Who were the Buffalo Soldiers?: Originally part of the U.S. 10th Cavalry Regiment, the Buffalo Soldiers became a separate group on September 21, 1866.
There are differing theories regarding the origin of the nickname “Buffalo Soldiers.” According to the National Museum of African American History and Culture, “one is that the Plains Indians who fought the Buffalo Soldiers thought that their dark, curly hair resembled the fur of the buffalo. Another is that their bravery and ferocity in battle reminded the Indians of the way buffalo fought.”
In time all U.S. regiments formed of African American soldiers during that time became known as Buffalo Soldiers, which included the 9th and 10th Cavalry, and the 24th and 25th Infantry, Regiments. The Buffalo Soldiers were active between 1866 and 1951.
The United States Congress declared the Buffalo Soldiers as peacetime regiments consisting of African Americans only and being part of the regular U.S. Army. Six regiments were authorized to be manned by black soldiers but by 1869, there was a downsizing of all troops and the black regiments were cut down to two Infantry regiments and two cavalry regiments.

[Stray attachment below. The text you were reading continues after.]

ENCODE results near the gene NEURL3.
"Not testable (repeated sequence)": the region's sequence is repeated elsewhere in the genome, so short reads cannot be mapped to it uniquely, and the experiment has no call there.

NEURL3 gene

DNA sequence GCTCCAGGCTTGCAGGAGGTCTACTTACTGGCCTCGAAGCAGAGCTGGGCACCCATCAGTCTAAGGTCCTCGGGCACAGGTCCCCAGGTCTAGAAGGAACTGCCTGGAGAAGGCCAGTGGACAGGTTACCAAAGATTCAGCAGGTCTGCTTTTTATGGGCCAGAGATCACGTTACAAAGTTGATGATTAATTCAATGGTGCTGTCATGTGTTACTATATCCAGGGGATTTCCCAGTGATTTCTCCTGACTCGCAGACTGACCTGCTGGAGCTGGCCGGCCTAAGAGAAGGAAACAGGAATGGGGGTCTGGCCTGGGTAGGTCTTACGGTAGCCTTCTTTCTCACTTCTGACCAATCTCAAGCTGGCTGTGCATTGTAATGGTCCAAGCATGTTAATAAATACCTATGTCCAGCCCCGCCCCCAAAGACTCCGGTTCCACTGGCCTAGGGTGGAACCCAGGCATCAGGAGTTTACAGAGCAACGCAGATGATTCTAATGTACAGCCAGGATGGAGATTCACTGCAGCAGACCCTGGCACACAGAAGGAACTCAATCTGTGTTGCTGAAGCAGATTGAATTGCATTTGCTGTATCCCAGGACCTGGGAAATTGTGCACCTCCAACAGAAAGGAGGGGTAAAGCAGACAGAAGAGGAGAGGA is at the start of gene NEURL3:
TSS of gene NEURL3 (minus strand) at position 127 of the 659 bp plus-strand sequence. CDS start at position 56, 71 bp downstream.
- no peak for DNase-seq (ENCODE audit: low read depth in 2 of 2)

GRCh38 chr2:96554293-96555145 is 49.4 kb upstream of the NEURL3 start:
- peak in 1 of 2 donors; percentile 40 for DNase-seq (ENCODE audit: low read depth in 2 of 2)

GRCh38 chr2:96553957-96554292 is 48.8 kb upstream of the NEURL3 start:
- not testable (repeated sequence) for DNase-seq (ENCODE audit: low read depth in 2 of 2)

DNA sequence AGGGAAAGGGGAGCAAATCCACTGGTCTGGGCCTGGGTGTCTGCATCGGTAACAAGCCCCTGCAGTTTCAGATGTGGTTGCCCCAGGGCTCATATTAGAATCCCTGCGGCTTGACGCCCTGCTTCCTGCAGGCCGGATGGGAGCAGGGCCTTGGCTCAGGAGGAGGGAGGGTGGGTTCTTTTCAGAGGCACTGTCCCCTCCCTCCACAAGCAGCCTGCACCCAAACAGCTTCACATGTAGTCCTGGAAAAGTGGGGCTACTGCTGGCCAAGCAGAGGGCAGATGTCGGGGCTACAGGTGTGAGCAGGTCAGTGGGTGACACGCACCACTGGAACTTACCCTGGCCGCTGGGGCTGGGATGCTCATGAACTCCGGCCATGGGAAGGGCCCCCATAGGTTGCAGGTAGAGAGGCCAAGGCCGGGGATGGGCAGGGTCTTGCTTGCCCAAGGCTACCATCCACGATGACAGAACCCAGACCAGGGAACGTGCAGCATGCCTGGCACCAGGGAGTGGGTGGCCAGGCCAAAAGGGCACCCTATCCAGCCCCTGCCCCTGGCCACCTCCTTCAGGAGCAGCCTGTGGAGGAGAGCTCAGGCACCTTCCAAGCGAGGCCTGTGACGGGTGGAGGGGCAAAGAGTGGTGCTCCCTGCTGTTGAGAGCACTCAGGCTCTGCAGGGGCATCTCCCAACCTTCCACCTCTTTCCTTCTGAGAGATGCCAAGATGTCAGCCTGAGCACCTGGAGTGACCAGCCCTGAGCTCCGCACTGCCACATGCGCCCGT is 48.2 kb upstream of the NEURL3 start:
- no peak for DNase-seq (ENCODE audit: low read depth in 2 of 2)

Buffalo Soldiers in The Civil War
Buffalo Soldiers were instrumental in the American Civil War. They were mostly stationed at posts within the Great Plains as well as the Southwestern regions of the nation. These soldiers fought bravely against the Indians and a total of eighteen Medals of Honor were earned by them. Some of the battles of the buffalo Soldiers and their predecessors included the fight at Cabin Creek and at Honey Springs in the summer of 1863/64 and the Red River War in 1875.
The first black soldier to graduate from West Point, in 1877, was Henry O. Flipper. He became the commander of the 10th Cavalry Regiment at Fort Sill, which lay in Indian Territory.
Part of the duties of Buffalo soldiers, aside from engaging in battle, was protecting the civilized Indian tribes on the reservations. They also were keepers of law and order in general and they were active in building roads and military structures.
The oldest Buffalo Soldier, Mark Matthews, died on September 6, 2005. He is interred at Arlington National Cemetery. He was 111 years old.